On a quick visit to my hometown Dunedin, we enjoyed browsing in the Saturday market held in and around the Octagon, bang smack in the centre of the city – bands on various stages belted out old favourites, jazz or solos, there were food stalls in abundance and a few quirky exhibits too.
Dunedin crowd enjoying the Saturday market at the Octagon.
Steampunk culture appears to be big in Oamaru and Dunedin – what’s that all about?
Not sure Robbie Burns would approve, but these young acrobats were enjoying the challenge.
One of the impressive art pieces scattered through Dunedin on the sides of old buildings
Choosing a colourful wind chime from one of the street stalls at the market.
I couldn’t visit Dunedin without a visit to Otago University from which I graduated many years ago. My Great Grandfather was one of the four founding professors of the university and travelled from Scotland to NZ arriving in 1869 just 21 years after the city was founded. His eldest daughter Anna was born shortly after they arrived and died at the age of 99 just one year short of the University’s centennial which was celebrated while I was a student there. The four professorial houses are still a part of the University, Shand House now housing the Marketing and Communications Dept.
The gateway to the University, the style replicating the buildings of Scotland, from whence came the founding settlers.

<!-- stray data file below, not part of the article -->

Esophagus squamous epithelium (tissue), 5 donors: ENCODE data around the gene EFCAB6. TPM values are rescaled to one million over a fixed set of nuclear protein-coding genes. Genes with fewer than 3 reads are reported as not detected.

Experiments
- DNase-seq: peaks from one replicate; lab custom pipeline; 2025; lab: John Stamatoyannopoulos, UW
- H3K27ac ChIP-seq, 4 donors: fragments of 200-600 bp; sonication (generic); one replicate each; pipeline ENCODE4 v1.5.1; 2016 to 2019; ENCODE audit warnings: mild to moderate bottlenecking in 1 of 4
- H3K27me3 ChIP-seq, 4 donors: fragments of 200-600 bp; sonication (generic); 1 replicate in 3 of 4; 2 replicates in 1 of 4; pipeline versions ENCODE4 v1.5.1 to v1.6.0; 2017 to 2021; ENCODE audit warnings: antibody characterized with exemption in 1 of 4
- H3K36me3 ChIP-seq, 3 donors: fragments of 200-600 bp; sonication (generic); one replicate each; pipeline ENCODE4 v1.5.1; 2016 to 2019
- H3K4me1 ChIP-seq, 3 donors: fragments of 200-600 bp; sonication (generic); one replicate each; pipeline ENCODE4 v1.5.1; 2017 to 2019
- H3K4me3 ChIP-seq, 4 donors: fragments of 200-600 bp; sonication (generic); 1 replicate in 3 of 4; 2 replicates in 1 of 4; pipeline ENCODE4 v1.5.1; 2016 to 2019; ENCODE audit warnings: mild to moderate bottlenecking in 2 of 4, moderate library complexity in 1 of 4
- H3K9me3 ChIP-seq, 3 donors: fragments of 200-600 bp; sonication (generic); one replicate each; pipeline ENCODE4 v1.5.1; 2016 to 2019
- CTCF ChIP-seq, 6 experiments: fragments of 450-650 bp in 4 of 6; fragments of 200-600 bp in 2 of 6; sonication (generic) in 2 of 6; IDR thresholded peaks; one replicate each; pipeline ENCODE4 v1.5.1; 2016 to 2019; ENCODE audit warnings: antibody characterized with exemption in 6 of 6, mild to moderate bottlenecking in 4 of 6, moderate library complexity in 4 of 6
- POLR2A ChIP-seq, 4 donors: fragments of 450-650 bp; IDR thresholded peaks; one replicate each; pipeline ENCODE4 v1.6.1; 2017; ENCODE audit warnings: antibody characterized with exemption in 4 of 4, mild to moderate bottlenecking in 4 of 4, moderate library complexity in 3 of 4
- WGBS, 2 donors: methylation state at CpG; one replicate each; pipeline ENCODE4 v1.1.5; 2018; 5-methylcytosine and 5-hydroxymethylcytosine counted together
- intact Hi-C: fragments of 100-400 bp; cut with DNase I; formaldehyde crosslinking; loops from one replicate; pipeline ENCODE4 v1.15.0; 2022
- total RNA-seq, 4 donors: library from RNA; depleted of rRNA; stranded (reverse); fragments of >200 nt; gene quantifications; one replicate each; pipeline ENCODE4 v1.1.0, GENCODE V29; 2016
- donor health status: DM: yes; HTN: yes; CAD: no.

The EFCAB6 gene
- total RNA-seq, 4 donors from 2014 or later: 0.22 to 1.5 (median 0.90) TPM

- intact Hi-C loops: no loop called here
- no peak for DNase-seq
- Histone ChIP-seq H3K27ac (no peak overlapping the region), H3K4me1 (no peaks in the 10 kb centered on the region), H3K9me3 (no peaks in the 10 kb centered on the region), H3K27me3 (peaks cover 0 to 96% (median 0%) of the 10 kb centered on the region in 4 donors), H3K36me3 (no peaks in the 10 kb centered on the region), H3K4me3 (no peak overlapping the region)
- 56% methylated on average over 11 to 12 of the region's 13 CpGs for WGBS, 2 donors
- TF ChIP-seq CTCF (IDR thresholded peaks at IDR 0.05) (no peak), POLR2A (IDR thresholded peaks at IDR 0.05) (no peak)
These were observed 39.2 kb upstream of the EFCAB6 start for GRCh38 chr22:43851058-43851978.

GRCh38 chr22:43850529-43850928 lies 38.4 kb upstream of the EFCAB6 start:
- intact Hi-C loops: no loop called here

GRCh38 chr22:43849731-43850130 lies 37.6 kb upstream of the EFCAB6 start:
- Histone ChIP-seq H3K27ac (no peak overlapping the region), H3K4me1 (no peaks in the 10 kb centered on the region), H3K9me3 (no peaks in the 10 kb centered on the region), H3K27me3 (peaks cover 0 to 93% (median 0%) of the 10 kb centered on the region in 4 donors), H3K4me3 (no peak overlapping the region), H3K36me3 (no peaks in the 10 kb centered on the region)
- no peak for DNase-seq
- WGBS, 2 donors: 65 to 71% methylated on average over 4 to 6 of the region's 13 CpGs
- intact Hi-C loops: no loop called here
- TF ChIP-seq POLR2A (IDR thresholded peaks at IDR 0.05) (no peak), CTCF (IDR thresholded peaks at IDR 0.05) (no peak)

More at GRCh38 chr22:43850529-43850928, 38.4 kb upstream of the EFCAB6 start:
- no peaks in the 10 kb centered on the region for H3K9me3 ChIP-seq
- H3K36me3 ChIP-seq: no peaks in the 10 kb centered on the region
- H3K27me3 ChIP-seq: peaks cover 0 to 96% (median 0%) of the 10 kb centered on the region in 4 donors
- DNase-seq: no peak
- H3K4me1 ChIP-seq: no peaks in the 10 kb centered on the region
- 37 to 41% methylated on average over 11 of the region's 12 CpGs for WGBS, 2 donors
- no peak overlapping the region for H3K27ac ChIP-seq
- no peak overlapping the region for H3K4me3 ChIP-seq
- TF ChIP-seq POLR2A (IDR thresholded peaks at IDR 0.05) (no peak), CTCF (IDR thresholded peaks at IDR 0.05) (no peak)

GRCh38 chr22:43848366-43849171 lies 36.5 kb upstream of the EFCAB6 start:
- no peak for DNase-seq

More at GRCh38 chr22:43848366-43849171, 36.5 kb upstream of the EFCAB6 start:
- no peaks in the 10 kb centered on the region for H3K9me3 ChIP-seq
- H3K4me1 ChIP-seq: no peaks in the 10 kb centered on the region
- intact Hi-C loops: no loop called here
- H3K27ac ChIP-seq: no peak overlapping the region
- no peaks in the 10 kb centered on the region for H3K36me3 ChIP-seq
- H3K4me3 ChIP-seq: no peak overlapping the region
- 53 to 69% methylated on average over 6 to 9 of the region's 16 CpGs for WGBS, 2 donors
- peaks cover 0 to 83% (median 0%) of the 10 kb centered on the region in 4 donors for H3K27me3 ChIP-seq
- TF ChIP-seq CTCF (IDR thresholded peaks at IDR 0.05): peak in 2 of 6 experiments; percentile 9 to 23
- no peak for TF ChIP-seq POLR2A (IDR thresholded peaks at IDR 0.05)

The professorial houses, childhood home of my paternal grandmother.
My Great Grandfather, Professor Shand, third from left in front row. Rather handsome I should say!
In the afternoon we took a trip along the Otago Peninsula to visit the Albatross Colony at the far end. It is the only Albatross Colony on a mainland and so close to human habitation so it is an excellent opportunity to view these magnificent birds at relatively close quarters.
Looking back toward the city of Dunedin from the high road along the Otago Peninsula
The view from the high road of the Peninsula looking towards the harbour entrance, with a cabbage tree and sheep
in the foreground – that’s about as typical a view as you can get!
We took a boat ride around the Taiaroa Head lighthouse and viewed seals on the rocks and birds flying overhead.
A black shag (a pied cormorant in other parlance) flying over the mast.
A Southern Royal Albatross soars overhead, gliding effortlessly with its three-metre wingspan.
Juvenile albatross looking for mates ….
Like so many seabirds, Albatross pairs mate for life
Calling to his mate
Happy to be home !
A cruise ship leaving Otago Harbour and being followed by an albatross.
Looking back from the Albatross colony past The Spit towards Dunedin.
After dinner at the Albatross Centre, we went down to a little beach where every evening the Little Blue Penguins come back to their nesting boxes after a day out feeding at sea.
Waiting for the little blue penguins to come ashore with plenty of seagulls strutting.
But the first thing we saw was a little brown rabbit, not shy at all.
A Little Blue Penguin at the top of the beach after coming ashore.
A Little Blue Penguin coming home.
A hungry chick awaits its parents and a good feed, at last.
I can highly recommend to anyone visiting Dunedin that a day out on the Otago Peninsula is well worth it. The scenery, the wildlife and particularly the magnificent Albatross are simply stunning.
In my next blog we travel into Central Otago to Queenstown on Lake Wakatipu and Lake Wanaka.